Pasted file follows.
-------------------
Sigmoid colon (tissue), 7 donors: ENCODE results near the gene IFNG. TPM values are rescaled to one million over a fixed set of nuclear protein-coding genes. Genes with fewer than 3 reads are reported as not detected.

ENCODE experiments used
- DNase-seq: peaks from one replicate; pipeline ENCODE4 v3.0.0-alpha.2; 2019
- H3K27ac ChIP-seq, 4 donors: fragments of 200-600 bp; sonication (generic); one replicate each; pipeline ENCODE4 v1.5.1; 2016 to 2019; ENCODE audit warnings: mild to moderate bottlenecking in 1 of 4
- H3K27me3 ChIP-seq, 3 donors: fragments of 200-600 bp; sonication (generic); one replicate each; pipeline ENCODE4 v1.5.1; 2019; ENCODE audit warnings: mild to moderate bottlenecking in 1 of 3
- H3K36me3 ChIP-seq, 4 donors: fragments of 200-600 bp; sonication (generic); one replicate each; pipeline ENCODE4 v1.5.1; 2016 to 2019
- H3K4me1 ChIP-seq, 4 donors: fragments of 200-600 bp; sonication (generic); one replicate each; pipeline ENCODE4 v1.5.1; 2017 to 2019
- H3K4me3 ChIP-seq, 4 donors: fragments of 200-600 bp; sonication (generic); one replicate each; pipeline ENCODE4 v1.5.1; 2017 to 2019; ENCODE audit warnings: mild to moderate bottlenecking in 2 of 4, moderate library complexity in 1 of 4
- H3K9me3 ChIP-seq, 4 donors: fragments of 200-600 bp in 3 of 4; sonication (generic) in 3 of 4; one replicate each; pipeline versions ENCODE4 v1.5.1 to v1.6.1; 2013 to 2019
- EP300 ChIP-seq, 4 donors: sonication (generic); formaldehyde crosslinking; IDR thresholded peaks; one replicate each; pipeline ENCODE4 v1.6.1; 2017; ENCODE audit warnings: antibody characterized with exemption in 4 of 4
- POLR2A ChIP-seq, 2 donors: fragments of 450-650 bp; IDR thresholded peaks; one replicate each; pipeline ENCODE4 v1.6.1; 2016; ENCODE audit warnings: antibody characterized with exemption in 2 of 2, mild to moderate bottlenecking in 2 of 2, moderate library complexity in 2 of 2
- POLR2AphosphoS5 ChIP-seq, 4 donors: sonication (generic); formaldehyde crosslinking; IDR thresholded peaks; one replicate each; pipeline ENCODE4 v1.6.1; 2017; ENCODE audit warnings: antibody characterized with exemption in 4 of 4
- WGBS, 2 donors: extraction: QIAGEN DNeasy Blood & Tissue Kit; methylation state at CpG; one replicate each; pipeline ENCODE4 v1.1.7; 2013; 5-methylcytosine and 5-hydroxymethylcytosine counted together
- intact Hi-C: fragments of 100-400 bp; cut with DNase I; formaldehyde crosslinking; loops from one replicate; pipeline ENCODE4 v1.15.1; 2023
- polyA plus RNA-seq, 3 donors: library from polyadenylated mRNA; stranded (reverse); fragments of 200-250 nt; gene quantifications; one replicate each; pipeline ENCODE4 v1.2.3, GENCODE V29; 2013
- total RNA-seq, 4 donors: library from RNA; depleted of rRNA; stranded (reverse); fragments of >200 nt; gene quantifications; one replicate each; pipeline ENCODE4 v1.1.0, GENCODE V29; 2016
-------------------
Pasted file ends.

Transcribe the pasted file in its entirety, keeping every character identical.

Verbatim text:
Sigmoid colon (tissue), 7 donors: ENCODE results near the gene IFNG. TPM values are rescaled to one million over a fixed set of nuclear protein-coding genes. Genes with fewer than 3 reads are reported as not detected.

ENCODE experiments used
- DNase-seq: peaks from one replicate; pipeline ENCODE4 v3.0.0-alpha.2; 2019
- H3K27ac ChIP-seq, 4 donors: fragments of 200-600 bp; sonication (generic); one replicate each; pipeline ENCODE4 v1.5.1; 2016 to 2019; ENCODE audit warnings: mild to moderate bottlenecking in 1 of 4
- H3K27me3 ChIP-seq, 3 donors: fragments of 200-600 bp; sonication (generic); one replicate each; pipeline ENCODE4 v1.5.1; 2019; ENCODE audit warnings: mild to moderate bottlenecking in 1 of 3
- H3K36me3 ChIP-seq, 4 donors: fragments of 200-600 bp; sonication (generic); one replicate each; pipeline ENCODE4 v1.5.1; 2016 to 2019
- H3K4me1 ChIP-seq, 4 donors: fragments of 200-600 bp; sonication (generic); one replicate each; pipeline ENCODE4 v1.5.1; 2017 to 2019
- H3K4me3 ChIP-seq, 4 donors: fragments of 200-600 bp; sonication (generic); one replicate each; pipeline ENCODE4 v1.5.1; 2017 to 2019; ENCODE audit warnings: mild to moderate bottlenecking in 2 of 4, moderate library complexity in 1 of 4
- H3K9me3 ChIP-seq, 4 donors: fragments of 200-600 bp in 3 of 4; sonication (generic) in 3 of 4; one replicate each; pipeline versions ENCODE4 v1.5.1 to v1.6.1; 2013 to 2019
- EP300 ChIP-seq, 4 donors: sonication (generic); formaldehyde crosslinking; IDR thresholded peaks; one replicate each; pipeline ENCODE4 v1.6.1; 2017; ENCODE audit warnings: antibody characterized with exemption in 4 of 4
- POLR2A ChIP-seq, 2 donors: fragments of 450-650 bp; IDR thresholded peaks; one replicate each; pipeline ENCODE4 v1.6.1; 2016; ENCODE audit warnings: antibody characterized with exemption in 2 of 2, mild to moderate bottlenecking in 2 of 2, moderate library complexity in 2 of 2
- POLR2AphosphoS5 ChIP-seq, 4 donors: sonication (generic); formaldehyde crosslinking; IDR thresholded peaks; one replicate each; pipeline ENCODE4 v1.6.1; 2017; ENCODE audit warnings: antibody characterized with exemption in 4 of 4
- WGBS, 2 donors: extraction: QIAGEN DNeasy Blood & Tissue Kit; methylation state at CpG; one replicate each; pipeline ENCODE4 v1.1.7; 2013; 5-methylcytosine and 5-hydroxymethylcytosine counted together
- intact Hi-C: fragments of 100-400 bp; cut with DNase I; formaldehyde crosslinking; loops from one replicate; pipeline ENCODE4 v1.15.1; 2023
- polyA plus RNA-seq, 3 donors: library from polyadenylated mRNA; stranded (reverse); fragments of 200-250 nt; gene quantifications; one replicate each; pipeline ENCODE4 v1.2.3, GENCODE V29; 2013
- total RNA-seq, 4 donors: library from RNA; depleted of rRNA; stranded (reverse); fragments of >200 nt; gene quantifications; one replicate each; pipeline ENCODE4 v1.1.0, GENCODE V29; 2016